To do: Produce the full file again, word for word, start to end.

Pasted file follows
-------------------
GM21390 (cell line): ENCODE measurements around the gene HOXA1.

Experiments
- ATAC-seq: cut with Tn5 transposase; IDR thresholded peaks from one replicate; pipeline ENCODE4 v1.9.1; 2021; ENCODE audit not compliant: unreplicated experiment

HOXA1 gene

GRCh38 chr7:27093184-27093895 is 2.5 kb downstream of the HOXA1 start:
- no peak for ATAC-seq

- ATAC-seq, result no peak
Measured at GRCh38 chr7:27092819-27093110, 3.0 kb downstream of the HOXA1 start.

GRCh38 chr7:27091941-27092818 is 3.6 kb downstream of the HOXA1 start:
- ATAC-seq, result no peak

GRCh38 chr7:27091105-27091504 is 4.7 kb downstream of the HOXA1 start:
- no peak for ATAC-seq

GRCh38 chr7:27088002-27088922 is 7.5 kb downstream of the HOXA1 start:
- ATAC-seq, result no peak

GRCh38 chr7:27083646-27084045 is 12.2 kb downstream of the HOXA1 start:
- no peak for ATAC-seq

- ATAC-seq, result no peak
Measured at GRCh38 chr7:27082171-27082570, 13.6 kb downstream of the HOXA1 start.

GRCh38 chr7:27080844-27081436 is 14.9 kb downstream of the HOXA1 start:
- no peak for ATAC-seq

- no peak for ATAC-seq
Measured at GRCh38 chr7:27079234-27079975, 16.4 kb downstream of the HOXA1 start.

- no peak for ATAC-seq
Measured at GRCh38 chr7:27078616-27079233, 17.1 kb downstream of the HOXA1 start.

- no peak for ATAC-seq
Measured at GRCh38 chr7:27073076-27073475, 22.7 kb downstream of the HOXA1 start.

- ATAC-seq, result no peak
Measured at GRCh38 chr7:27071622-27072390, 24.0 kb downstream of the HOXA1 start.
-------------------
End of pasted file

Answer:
GM21390 (cell line): ENCODE measurements around the gene HOXA1.

Experiments
- ATAC-seq: cut with Tn5 transposase; IDR thresholded peaks from one replicate; pipeline ENCODE4 v1.9.1; 2021; ENCODE audit not compliant: unreplicated experiment

HOXA1 gene

GRCh38 chr7:27093184-27093895 is 2.5 kb downstream of the HOXA1 start:
- no peak for ATAC-seq

- ATAC-seq, result no peak
Measured at GRCh38 chr7:27092819-27093110, 3.0 kb downstream of the HOXA1 start.

GRCh38 chr7:27091941-27092818 is 3.6 kb downstream of the HOXA1 start:
- ATAC-seq, result no peak

GRCh38 chr7:27091105-27091504 is 4.7 kb downstream of the HOXA1 start:
- no peak for ATAC-seq

GRCh38 chr7:27088002-27088922 is 7.5 kb downstream of the HOXA1 start:
- ATAC-seq, result no peak

GRCh38 chr7:27083646-27084045 is 12.2 kb downstream of the HOXA1 start:
- no peak for ATAC-seq

- ATAC-seq, result no peak
Measured at GRCh38 chr7:27082171-27082570, 13.6 kb downstream of the HOXA1 start.

GRCh38 chr7:27080844-27081436 is 14.9 kb downstream of the HOXA1 start:
- no peak for ATAC-seq

- no peak for ATAC-seq
Measured at GRCh38 chr7:27079234-27079975, 16.4 kb downstream of the HOXA1 start.

- no peak for ATAC-seq
Measured at GRCh38 chr7:27078616-27079233, 17.1 kb downstream of the HOXA1 start.

- no peak for ATAC-seq
Measured at GRCh38 chr7:27073076-27073475, 22.7 kb downstream of the HOXA1 start.

- ATAC-seq, result no peak
Measured at GRCh38 chr7:27071622-27072390, 24.0 kb downstream of the HOXA1 start.